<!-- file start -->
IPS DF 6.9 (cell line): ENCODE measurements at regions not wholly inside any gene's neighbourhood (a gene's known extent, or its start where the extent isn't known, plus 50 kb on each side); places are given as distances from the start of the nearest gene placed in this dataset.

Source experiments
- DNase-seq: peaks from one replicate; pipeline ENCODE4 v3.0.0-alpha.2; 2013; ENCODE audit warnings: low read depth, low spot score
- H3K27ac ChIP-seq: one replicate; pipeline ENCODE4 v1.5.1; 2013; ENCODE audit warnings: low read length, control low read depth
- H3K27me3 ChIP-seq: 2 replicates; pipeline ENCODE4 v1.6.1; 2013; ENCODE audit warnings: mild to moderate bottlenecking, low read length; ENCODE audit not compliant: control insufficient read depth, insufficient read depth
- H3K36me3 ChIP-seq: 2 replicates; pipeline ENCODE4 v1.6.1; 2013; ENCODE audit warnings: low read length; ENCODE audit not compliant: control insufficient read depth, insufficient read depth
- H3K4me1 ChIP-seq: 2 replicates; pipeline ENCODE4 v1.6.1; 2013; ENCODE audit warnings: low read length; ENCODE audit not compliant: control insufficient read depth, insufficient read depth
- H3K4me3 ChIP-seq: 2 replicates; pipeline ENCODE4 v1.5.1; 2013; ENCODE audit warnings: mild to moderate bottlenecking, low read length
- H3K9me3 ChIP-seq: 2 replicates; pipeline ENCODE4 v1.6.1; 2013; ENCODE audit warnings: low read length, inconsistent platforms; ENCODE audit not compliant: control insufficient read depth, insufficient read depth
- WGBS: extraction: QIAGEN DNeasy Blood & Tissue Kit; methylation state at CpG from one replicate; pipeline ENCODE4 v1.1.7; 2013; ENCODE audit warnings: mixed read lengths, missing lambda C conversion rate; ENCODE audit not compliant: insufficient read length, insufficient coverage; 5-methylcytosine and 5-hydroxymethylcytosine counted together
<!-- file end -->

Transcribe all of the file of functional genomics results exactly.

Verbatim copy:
IPS DF 6.9 (cell line): ENCODE measurements at regions not wholly inside any gene's neighbourhood (a gene's known extent, or its start where the extent isn't known, plus 50 kb on each side); places are given as distances from the start of the nearest gene placed in this dataset.

Source experiments
- DNase-seq: peaks from one replicate; pipeline ENCODE4 v3.0.0-alpha.2; 2013; ENCODE audit warnings: low read depth, low spot score
- H3K27ac ChIP-seq: one replicate; pipeline ENCODE4 v1.5.1; 2013; ENCODE audit warnings: low read length, control low read depth
- H3K27me3 ChIP-seq: 2 replicates; pipeline ENCODE4 v1.6.1; 2013; ENCODE audit warnings: mild to moderate bottlenecking, low read length; ENCODE audit not compliant: control insufficient read depth, insufficient read depth
- H3K36me3 ChIP-seq: 2 replicates; pipeline ENCODE4 v1.6.1; 2013; ENCODE audit warnings: low read length; ENCODE audit not compliant: control insufficient read depth, insufficient read depth
- H3K4me1 ChIP-seq: 2 replicates; pipeline ENCODE4 v1.6.1; 2013; ENCODE audit warnings: low read length; ENCODE audit not compliant: control insufficient read depth, insufficient read depth
- H3K4me3 ChIP-seq: 2 replicates; pipeline ENCODE4 v1.5.1; 2013; ENCODE audit warnings: mild to moderate bottlenecking, low read length
- H3K9me3 ChIP-seq: 2 replicates; pipeline ENCODE4 v1.6.1; 2013; ENCODE audit warnings: low read length, inconsistent platforms; ENCODE audit not compliant: control insufficient read depth, insufficient read depth
- WGBS: extraction: QIAGEN DNeasy Blood & Tissue Kit; methylation state at CpG from one replicate; pipeline ENCODE4 v1.1.7; 2013; ENCODE audit warnings: mixed read lengths, missing lambda C conversion rate; ENCODE audit not compliant: insufficient read length, insufficient coverage; 5-methylcytosine and 5-hydroxymethylcytosine counted together